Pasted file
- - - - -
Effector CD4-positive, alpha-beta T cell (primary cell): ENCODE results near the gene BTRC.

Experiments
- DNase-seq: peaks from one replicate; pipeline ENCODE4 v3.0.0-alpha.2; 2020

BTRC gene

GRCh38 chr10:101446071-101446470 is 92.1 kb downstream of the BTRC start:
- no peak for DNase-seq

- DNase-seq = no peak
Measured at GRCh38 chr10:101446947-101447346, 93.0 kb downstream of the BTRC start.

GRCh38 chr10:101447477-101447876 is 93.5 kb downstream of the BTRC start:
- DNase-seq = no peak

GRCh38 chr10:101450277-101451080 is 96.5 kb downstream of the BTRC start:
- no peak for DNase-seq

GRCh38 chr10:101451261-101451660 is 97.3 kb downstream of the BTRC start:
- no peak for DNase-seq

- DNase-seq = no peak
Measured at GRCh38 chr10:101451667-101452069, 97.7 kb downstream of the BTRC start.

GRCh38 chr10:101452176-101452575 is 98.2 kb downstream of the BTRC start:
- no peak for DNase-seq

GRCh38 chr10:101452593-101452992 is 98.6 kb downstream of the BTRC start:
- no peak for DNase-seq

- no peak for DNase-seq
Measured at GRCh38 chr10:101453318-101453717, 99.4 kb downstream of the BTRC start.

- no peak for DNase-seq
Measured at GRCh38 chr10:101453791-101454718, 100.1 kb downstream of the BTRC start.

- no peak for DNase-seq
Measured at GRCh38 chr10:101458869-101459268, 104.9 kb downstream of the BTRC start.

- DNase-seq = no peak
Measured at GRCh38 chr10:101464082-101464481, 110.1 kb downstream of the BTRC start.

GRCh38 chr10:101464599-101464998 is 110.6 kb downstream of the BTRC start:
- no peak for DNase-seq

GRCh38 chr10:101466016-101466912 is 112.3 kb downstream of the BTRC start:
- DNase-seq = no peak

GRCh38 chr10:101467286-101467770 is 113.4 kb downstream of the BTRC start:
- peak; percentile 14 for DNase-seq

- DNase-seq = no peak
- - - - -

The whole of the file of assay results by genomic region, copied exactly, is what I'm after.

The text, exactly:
Effector CD4-positive, alpha-beta T cell (primary cell): ENCODE results near the gene BTRC.

Experiments
- DNase-seq: peaks from one replicate; pipeline ENCODE4 v3.0.0-alpha.2; 2020

BTRC gene

GRCh38 chr10:101446071-101446470 is 92.1 kb downstream of the BTRC start:
- no peak for DNase-seq

- DNase-seq = no peak
Measured at GRCh38 chr10:101446947-101447346, 93.0 kb downstream of the BTRC start.

GRCh38 chr10:101447477-101447876 is 93.5 kb downstream of the BTRC start:
- DNase-seq = no peak

GRCh38 chr10:101450277-101451080 is 96.5 kb downstream of the BTRC start:
- no peak for DNase-seq

GRCh38 chr10:101451261-101451660 is 97.3 kb downstream of the BTRC start:
- no peak for DNase-seq

- DNase-seq = no peak
Measured at GRCh38 chr10:101451667-101452069, 97.7 kb downstream of the BTRC start.

GRCh38 chr10:101452176-101452575 is 98.2 kb downstream of the BTRC start:
- no peak for DNase-seq

GRCh38 chr10:101452593-101452992 is 98.6 kb downstream of the BTRC start:
- no peak for DNase-seq

- no peak for DNase-seq
Measured at GRCh38 chr10:101453318-101453717, 99.4 kb downstream of the BTRC start.

- no peak for DNase-seq
Measured at GRCh38 chr10:101453791-101454718, 100.1 kb downstream of the BTRC start.

- no peak for DNase-seq
Measured at GRCh38 chr10:101458869-101459268, 104.9 kb downstream of the BTRC start.

- DNase-seq = no peak
Measured at GRCh38 chr10:101464082-101464481, 110.1 kb downstream of the BTRC start.

GRCh38 chr10:101464599-101464998 is 110.6 kb downstream of the BTRC start:
- no peak for DNase-seq

GRCh38 chr10:101466016-101466912 is 112.3 kb downstream of the BTRC start:
- DNase-seq = no peak

GRCh38 chr10:101467286-101467770 is 113.4 kb downstream of the BTRC start:
- peak; percentile 14 for DNase-seq

- DNase-seq = no peak